Precursors to Language

Topoi 37 (2):297-305 (2018)
One view of language is that it emerged in a single step in Homo sapiens, and depended on a radical transformation of human thought, involving symbolic representations and computational rules for combining them. I argue instead that language should be viewed as a communication system for the sharing of thoughts, and that thought processes themselves evolved well before the capacity to share them. One property often considered unique to language is generativity—the capacity to generate a potentially infinite variety of sentences. I suggest that generativity is derived from the understanding of space and the capacity to recall or construct spatiotemporal scenarios, and probably goes far back in the evolution of animals that move in spatial habitats. Another property essential to language is theory of mind, the ability to understand what others are thinking, which probably emerged from animal empathy and became more complex in hominin evolution. Language evolved for the sharing of experiences, whether remembered or constructed, perhaps initially through pantomime but gradually conventionalized into standardized forms, including speech. These developments probably took place gradually during the Pleistocene, rather than as a sudden event in the evolution of H. sapiens.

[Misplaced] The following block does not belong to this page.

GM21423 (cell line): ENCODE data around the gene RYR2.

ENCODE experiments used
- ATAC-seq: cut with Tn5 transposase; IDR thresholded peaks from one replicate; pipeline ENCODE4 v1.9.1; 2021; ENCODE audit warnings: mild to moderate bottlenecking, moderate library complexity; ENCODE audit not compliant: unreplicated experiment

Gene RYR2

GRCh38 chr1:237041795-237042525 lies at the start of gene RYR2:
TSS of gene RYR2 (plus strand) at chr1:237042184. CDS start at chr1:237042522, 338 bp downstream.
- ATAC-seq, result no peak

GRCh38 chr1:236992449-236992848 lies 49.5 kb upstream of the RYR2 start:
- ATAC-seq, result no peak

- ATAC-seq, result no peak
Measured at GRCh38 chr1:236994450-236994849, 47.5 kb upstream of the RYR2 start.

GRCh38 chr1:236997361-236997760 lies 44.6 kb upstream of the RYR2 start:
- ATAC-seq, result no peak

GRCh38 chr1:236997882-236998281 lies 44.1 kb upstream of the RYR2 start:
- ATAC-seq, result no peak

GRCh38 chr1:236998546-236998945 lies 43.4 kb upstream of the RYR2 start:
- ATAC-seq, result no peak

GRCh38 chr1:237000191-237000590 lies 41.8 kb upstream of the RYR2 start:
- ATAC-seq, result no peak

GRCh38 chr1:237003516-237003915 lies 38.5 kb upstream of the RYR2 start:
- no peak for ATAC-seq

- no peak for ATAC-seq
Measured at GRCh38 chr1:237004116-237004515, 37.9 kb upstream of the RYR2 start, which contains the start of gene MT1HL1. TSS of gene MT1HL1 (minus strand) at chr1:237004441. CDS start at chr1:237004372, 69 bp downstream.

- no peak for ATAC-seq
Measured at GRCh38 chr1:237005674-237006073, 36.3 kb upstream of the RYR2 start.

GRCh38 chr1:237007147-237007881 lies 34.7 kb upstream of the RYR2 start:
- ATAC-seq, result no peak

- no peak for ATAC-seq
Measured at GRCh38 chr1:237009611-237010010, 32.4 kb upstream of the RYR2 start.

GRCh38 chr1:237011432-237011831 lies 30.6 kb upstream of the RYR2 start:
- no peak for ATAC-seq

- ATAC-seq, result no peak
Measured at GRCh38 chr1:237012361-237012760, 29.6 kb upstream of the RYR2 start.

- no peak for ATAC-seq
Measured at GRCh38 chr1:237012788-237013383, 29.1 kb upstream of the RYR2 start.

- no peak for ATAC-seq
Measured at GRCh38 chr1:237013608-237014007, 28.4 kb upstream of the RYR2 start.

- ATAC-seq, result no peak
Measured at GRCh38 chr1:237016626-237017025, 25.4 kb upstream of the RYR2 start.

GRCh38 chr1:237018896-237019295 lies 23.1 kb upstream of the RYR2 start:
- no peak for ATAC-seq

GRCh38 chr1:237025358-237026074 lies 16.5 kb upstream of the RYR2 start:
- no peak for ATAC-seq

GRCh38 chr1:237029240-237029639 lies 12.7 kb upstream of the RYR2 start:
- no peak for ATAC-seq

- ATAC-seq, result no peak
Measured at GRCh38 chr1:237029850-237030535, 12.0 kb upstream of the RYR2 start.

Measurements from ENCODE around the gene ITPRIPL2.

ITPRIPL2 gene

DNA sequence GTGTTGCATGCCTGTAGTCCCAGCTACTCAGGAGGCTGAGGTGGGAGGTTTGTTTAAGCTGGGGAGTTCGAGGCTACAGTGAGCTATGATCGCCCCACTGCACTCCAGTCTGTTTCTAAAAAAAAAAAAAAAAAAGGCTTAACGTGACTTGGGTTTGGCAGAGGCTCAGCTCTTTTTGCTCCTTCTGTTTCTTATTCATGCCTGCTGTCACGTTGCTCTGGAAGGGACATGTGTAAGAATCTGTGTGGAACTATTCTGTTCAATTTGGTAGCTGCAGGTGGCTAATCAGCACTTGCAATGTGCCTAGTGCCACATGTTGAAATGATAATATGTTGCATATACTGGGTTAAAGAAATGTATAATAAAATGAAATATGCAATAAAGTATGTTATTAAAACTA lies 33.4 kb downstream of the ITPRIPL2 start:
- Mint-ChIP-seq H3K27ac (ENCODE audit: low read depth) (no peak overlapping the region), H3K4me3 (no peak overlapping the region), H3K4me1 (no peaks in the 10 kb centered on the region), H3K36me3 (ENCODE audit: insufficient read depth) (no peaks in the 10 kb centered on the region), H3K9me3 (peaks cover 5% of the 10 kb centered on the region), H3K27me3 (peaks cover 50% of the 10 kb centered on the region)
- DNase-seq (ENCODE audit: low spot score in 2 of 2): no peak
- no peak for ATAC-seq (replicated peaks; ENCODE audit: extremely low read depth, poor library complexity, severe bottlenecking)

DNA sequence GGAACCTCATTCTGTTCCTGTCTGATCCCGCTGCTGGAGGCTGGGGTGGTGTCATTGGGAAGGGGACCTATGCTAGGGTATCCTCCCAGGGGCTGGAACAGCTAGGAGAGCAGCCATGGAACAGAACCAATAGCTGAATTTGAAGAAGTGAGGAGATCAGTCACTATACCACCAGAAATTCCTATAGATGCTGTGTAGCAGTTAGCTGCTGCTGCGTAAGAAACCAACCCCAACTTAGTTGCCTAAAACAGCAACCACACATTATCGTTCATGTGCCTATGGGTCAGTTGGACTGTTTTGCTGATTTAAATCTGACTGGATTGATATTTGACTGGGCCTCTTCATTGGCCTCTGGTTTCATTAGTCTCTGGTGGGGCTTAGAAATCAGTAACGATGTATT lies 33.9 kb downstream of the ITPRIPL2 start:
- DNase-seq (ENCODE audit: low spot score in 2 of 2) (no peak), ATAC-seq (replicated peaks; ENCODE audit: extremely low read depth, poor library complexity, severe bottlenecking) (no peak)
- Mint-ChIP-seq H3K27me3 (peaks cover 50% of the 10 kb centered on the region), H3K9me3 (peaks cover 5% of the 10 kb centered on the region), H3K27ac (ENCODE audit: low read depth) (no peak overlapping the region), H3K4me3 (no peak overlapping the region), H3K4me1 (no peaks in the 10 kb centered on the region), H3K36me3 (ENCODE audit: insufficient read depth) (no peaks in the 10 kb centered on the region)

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DOI 10.1007/s11245-016-9418-8
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References found in this work BETA

Does the Chimpanzee Have a Theory of Mind?David Premack & G. Woodruff - 1978 - Behavioral and Brain Sciences 4 (4):515-629.
Natural Language and Natural Selection.Steven Pinker & Paul Bloom - 1990 - Behavioral and Brain Sciences 13 (4):707-27.
Does the Chimpanzee Have a Theory of Mind? 30 Years Later.Josep Call & Michael Tomasello - 2008 - Trends in Cognitive Sciences 12 (5):187-192.
Pragmatics, Modularity and Mind-Reading.Dan Sperber & Deirdre Wilson - 2002 - Mind and Language 17 (1-2):3–23.

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Pantomime and Imitation in Great Apes.Anne E. Russon - 2018 - Interaction Studiesinteraction Studies. Social Behaviour and Communication in Biological and Artificial Systems 19 (1-2):200-215.

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